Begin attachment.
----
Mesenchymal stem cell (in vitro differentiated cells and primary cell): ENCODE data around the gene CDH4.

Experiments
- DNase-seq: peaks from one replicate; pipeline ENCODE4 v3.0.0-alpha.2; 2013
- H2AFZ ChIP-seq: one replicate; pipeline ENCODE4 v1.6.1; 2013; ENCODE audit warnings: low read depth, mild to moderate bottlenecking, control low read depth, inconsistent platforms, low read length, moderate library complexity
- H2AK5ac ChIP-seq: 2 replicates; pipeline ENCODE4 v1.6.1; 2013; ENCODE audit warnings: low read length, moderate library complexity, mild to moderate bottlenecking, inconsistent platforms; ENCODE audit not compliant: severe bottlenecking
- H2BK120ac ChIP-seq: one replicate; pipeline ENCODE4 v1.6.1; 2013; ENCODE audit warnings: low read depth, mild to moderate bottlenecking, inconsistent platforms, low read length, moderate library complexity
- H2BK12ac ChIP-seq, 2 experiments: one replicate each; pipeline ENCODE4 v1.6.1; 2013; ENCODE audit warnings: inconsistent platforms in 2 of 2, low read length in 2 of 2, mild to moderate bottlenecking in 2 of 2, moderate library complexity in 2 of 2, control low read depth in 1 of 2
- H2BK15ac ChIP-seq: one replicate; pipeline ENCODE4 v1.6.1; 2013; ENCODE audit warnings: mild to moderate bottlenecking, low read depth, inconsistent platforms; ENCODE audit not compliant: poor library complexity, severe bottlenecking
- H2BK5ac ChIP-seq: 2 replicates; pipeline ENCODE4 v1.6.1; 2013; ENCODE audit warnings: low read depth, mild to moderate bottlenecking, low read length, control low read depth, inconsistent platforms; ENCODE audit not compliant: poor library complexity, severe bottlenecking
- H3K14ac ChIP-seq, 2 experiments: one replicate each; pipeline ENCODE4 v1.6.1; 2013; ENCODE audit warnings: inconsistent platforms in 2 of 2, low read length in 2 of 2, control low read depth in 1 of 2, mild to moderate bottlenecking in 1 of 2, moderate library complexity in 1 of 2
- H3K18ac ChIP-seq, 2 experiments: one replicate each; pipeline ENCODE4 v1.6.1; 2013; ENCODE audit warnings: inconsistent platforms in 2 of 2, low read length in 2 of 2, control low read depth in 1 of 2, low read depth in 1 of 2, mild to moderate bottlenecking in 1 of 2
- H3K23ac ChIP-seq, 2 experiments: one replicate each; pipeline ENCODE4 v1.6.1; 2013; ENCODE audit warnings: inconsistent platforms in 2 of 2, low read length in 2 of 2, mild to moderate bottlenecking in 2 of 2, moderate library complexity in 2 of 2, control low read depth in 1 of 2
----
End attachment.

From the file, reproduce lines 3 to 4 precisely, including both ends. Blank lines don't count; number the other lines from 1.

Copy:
- DNase-seq: peaks from one replicate; pipeline ENCODE4 v3.0.0-alpha.2; 2013
- H2AFZ ChIP-seq: one replicate; pipeline ENCODE4 v1.6.1; 2013; ENCODE audit warnings: low read depth, mild to moderate bottlenecking, control low read depth, inconsistent platforms, low read length, moderate library complexity